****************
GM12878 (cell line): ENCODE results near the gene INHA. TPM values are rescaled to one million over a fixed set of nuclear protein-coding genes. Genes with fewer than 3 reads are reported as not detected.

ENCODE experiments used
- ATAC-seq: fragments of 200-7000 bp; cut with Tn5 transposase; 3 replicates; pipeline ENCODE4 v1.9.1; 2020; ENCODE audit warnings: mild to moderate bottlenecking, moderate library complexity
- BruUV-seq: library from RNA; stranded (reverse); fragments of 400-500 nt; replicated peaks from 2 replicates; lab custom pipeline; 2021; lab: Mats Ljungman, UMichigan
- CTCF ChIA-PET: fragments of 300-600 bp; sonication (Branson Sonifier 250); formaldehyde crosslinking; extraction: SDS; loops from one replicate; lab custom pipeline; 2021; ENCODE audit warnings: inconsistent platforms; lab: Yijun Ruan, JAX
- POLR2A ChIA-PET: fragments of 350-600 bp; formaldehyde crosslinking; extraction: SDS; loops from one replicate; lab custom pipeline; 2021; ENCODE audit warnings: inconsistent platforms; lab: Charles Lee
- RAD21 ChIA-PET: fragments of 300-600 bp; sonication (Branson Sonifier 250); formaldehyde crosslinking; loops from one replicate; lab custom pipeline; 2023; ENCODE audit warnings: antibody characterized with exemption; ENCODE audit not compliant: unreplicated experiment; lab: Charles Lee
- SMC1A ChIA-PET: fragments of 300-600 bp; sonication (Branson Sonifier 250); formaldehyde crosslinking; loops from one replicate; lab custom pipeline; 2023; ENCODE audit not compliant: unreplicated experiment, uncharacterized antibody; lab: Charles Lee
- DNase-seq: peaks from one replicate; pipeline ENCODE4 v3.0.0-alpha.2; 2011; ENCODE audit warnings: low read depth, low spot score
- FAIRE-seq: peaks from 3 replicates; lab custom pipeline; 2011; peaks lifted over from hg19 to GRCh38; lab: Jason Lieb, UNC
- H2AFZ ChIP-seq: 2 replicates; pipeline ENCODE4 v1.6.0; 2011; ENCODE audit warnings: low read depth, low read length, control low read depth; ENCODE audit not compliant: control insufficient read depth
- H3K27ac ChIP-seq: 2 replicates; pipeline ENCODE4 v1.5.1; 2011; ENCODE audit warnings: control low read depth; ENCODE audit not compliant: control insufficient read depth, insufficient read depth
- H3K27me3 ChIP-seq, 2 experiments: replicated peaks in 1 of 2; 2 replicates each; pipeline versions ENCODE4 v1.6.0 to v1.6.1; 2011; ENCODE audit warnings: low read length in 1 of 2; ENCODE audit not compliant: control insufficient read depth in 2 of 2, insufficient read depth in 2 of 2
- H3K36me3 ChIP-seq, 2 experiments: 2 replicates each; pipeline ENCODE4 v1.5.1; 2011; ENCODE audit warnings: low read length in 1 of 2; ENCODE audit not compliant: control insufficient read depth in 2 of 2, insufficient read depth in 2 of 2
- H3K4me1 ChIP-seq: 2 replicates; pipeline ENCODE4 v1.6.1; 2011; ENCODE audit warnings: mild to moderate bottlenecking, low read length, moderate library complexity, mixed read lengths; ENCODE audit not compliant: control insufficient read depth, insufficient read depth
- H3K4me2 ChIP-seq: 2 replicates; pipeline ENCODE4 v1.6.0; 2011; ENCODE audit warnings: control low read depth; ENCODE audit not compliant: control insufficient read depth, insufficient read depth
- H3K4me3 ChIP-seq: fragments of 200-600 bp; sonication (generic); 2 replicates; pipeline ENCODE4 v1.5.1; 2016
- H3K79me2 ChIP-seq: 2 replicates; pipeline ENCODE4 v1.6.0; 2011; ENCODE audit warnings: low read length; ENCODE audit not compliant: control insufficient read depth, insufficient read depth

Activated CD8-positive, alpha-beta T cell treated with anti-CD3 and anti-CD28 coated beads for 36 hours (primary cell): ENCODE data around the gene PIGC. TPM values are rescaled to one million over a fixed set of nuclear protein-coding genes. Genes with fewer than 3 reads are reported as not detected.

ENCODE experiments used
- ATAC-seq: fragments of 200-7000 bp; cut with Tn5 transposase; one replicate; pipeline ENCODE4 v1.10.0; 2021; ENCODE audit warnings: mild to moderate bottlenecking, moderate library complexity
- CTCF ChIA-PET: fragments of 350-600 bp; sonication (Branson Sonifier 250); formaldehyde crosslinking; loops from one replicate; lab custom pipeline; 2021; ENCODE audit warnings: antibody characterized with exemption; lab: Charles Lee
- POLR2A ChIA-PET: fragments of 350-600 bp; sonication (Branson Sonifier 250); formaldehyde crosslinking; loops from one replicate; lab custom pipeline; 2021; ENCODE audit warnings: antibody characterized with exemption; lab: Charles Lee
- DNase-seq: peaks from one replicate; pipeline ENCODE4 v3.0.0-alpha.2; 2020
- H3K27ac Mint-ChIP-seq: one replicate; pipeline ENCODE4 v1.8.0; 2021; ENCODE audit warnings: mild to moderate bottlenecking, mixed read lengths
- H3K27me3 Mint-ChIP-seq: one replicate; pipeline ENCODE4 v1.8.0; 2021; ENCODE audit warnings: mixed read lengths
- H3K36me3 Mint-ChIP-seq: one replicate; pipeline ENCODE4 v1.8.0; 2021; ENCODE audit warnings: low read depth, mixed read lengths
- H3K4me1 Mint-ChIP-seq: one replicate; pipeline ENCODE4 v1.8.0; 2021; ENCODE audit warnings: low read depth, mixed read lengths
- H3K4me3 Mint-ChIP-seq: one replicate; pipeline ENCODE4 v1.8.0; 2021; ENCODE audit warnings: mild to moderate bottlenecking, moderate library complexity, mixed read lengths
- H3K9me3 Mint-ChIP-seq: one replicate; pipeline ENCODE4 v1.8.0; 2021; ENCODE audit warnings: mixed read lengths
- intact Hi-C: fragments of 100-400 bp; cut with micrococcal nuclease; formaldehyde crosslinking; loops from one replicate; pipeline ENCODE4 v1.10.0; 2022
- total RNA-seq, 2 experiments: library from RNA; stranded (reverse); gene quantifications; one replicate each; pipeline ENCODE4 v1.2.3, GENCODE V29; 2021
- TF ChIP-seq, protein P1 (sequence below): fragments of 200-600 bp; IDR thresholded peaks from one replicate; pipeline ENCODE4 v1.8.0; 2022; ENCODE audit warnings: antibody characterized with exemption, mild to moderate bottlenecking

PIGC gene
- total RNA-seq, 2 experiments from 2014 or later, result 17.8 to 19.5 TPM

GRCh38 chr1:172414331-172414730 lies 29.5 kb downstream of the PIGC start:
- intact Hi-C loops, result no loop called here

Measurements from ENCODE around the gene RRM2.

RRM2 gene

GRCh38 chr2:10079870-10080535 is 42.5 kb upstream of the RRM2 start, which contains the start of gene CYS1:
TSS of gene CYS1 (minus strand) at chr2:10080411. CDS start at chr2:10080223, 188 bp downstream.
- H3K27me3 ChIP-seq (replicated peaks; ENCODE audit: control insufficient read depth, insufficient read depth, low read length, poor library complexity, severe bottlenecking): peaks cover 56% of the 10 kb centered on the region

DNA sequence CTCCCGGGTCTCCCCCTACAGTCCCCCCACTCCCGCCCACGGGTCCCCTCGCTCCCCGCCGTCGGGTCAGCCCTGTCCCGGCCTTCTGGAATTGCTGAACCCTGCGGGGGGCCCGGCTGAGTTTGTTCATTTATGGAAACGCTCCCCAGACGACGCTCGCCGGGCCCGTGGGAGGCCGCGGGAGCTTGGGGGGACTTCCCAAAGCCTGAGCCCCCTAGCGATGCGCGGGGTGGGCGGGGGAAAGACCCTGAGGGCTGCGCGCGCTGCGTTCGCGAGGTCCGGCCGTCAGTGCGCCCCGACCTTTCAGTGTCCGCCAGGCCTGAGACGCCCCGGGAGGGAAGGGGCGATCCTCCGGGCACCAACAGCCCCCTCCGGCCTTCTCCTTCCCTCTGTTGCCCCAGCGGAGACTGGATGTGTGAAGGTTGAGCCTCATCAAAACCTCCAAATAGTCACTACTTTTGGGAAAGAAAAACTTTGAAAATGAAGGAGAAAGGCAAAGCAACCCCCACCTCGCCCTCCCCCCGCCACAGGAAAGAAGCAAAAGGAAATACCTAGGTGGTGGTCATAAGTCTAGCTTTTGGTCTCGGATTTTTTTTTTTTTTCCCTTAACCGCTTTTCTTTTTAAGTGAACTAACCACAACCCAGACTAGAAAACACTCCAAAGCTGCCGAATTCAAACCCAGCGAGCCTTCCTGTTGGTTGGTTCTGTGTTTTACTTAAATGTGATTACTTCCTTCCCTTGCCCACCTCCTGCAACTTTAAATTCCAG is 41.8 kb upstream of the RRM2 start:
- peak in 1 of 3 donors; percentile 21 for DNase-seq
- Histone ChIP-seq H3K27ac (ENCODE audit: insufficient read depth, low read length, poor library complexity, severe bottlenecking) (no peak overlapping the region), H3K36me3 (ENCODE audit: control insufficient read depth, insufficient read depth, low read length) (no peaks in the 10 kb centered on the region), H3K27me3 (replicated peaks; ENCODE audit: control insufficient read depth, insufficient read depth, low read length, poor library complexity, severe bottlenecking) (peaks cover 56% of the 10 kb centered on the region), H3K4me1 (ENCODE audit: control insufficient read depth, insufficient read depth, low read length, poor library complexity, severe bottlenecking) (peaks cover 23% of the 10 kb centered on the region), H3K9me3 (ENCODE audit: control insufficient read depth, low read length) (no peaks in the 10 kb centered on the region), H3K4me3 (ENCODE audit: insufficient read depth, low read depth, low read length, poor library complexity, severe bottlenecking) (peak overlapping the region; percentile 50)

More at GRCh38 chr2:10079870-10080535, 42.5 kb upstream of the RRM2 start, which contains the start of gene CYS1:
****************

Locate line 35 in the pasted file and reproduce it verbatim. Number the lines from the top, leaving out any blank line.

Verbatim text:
- total RNA-seq, 2 experiments from 2014 or later, result 17.8 to 19.5 TPM